Hansen joined environmentalists, miners and Appalachian activists to call attention to mountaintop coal mining, which literally means blowing mountains to smithereens to reach coal reserves. The rally, called "Appalachia Rising," was organized by protesters from West Virginia, Kentucky, Virginia and Tennessee.
In an article first published in Orion Magazine and found on grist (HERE), Erik Reece writes, "Central Appalachia provides much of the country's coal, second only to Wyoming's Powder River Basin. In the United States, 100 tons of coal are extracted every two seconds."
In the name of corporate expedience, coal companies have turned from excavation to simply blasting away the tops of the mountains. To achieve this, they use the same mixture of ammonium nitrate and diesel fuel that Timothy McVeigh employed to level the Murrow Building in Oklahoma City -- except each detonation is 10 times as powerful, and thousands of blasts go off each day across central Appalachia. Hundreds of feet of forest, topsoil, and sandstone -- the coal industry calls all of this "overburden" -- are unearthed so bulldozers and front-end loaders can more easily extract the thin seams of rich, bituminous coal that stretch in horizontal layers throughout these mountains.Mother Jones reports:
While topless mountains serve as shocking visual evidence of environmental devastation in Appalachia, it's the waste issue that creates real problems for communities in the region. After the tops of the mountains are blown off, the waste debris dumped in nearby valleys often blocks waterways and causes flooding. The debris includes a number of toxic heavy metals that end up in the water, causing a litany of health problems. Areas close to the blast sites have lower birth weights and higher rates of mortality, lung cancer, and chronic heart, lung, and kidney disease. A study released earlier this year found an average of 11,000 more premature deaths per 100,000 residents in the counties with the heaviest mining.Not only does mountaintop mining destroy the earth for all eternity, it's devastating impact on humans is even more ominous, says Reece.
. . . an Eastern Kentucky University study found that children in Letcher County, Ky., suffer from an alarmingly high rate of nausea, diarrhea, vomiting, and shortness of breath -- symptoms of something called blue baby syndrome -- that can all be traced back to sedimentation and dissolved minerals that have drained from mine sites into nearby streams. Long-term effects may include liver, kidney, and spleen failure, bone damage, and cancers of the digestive tract.There's suicide:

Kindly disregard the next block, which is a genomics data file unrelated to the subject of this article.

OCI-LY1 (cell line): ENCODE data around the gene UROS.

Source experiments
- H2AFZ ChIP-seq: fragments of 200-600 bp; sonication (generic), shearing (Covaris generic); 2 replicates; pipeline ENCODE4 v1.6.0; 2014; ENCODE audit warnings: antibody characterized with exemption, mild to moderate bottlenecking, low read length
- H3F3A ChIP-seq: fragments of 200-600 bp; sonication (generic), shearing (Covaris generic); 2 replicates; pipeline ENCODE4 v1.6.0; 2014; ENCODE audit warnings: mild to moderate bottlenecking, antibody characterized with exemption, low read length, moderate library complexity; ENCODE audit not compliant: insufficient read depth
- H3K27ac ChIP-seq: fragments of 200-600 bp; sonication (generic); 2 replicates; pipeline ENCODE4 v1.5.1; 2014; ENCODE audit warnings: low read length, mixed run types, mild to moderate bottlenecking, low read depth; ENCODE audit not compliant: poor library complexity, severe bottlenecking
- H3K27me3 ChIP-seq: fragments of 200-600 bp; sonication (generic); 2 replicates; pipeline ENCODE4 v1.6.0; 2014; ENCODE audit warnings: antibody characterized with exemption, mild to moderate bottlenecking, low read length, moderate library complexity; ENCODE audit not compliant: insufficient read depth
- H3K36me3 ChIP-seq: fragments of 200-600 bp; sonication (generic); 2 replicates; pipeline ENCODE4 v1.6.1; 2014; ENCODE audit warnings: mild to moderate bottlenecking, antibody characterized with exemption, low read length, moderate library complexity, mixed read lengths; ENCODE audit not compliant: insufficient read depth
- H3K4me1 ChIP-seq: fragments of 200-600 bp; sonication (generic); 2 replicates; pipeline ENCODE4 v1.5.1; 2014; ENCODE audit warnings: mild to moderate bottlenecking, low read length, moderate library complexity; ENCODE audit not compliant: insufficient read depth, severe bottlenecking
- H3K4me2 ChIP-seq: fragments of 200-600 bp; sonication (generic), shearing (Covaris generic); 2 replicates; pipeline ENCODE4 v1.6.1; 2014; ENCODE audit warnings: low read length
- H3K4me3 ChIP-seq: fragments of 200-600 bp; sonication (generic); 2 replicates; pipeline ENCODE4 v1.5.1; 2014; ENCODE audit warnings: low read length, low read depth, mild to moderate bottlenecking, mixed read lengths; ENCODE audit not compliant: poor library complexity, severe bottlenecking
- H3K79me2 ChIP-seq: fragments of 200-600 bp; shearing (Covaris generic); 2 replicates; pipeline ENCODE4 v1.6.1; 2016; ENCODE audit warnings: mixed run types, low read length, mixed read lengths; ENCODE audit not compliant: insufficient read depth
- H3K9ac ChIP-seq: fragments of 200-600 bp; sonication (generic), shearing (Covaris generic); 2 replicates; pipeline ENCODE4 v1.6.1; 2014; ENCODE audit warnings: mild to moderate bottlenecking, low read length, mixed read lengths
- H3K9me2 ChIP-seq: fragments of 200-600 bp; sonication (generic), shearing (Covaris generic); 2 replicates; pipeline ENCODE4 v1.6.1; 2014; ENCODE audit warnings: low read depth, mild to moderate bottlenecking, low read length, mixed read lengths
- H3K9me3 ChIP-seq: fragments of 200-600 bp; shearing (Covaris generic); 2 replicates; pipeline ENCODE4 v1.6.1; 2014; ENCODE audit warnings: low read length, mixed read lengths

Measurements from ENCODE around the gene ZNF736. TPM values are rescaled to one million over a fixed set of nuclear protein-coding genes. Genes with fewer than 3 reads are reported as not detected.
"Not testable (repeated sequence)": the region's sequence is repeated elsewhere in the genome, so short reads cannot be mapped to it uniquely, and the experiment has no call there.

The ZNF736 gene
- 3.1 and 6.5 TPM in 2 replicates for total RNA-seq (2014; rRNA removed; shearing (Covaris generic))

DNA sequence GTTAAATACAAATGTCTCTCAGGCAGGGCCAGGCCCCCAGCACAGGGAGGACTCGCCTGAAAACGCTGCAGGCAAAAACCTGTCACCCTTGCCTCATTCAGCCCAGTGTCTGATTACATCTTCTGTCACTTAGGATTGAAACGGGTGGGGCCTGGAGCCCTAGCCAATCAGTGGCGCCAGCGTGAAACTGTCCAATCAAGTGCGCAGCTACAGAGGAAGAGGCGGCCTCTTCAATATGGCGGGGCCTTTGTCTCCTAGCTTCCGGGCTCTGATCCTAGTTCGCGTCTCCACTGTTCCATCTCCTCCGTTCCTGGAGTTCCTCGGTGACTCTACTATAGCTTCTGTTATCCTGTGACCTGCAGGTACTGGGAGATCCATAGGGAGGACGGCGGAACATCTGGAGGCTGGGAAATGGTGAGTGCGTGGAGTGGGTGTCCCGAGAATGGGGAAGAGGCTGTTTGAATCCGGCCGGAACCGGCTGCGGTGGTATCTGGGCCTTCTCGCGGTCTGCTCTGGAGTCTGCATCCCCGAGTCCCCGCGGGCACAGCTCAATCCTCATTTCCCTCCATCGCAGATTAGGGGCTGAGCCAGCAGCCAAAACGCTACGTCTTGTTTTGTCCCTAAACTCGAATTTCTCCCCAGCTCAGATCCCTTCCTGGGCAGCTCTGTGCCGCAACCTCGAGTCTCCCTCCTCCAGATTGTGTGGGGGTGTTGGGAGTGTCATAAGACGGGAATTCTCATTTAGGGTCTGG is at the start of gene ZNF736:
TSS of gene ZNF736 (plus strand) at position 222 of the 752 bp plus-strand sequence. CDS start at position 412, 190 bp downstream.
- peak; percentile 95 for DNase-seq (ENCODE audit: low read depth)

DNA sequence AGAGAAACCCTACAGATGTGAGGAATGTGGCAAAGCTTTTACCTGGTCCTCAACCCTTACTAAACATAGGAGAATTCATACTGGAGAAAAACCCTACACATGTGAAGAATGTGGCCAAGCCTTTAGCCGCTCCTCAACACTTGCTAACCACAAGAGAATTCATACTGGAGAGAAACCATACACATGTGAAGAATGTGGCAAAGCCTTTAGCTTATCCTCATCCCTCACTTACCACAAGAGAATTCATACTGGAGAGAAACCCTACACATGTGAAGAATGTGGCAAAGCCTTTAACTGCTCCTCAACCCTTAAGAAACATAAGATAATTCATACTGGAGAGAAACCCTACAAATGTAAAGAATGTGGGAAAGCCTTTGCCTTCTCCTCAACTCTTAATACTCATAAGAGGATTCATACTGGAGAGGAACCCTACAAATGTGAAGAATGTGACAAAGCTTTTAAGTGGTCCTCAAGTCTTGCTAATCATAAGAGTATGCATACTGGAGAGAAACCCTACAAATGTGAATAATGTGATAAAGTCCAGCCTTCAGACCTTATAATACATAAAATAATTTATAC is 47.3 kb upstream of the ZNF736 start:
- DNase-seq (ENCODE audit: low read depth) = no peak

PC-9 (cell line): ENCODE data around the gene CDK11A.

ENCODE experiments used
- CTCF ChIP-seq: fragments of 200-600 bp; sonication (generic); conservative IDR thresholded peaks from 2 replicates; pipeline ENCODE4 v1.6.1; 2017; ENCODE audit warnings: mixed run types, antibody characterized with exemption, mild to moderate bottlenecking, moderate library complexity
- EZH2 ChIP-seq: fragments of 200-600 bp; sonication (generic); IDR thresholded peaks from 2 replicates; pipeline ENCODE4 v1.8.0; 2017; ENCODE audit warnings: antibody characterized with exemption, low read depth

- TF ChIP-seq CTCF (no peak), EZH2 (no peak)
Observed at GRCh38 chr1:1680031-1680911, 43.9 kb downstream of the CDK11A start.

Consider the story of Debra and Granville Burke. First the blasting above their house wrecked its foundation. Then the floods came. Four times, they wiped out the Burkes' garden, which the family depended on to get through the winter. Finally, on Christmas morning 2002, Debra Burke took her life. In a letter published in a local paper, her husband wrote: "She left eight letters describing how she loved us all but that our burdens were just getting too much to bear. She had begged for TECO to at least replace our garden, but they just turned their back on her. I look back now and think of all the things I wish I had done differently so that she might still be with us, but mostly I wish that TECO had never started mining above our home."And murder:
The specific injustice that had drawn together a group of activists calling themselves the Mountain Justice Summer movement was the violent death of 3-year-old Jeremy Davidson. At 2:30 in the morning on Aug. 30, 2004, a bulldozer, operating without a permit above the Davidsons' home, dislodged a thousand-pound boulder from a mountaintop-removal site in the town of Appalachia, Va. The boulder rolled 200 feet down the mountain before it crushed to death the sleeping child.And activists:
But Davidson's death is hardly an isolated incident. In West Virginia, 14 people drowned in the last three years because of floods and mudslides caused by mountaintop removal, and in Kentucky, 50 people have been killed and over 500 injured in the last five years by coal trucks, almost all of which were illegally overloaded.
Larry Gibson has lived on Kayford Mountain in W. Va. for over 200 years.
Forty seams of coal lie beneath his 50 acres. Gibson could be a millionaire many times over, but because he refuses to sell, he has been shot at and run off his own road. One of his dogs was shot and another hanged. A month after my visit, someone sabotaged his solar panels. In 2000, Gibson walked out onto his porch one day to find two men dressed in camouflage, approaching with gas cans. They backed away and drove off, but not before they set fire to an empty cabin that belongs to one of Gibson's cousins. This much at least can be said for the West Virginia coal industry: it has perfected the art of intimidation.And Granny: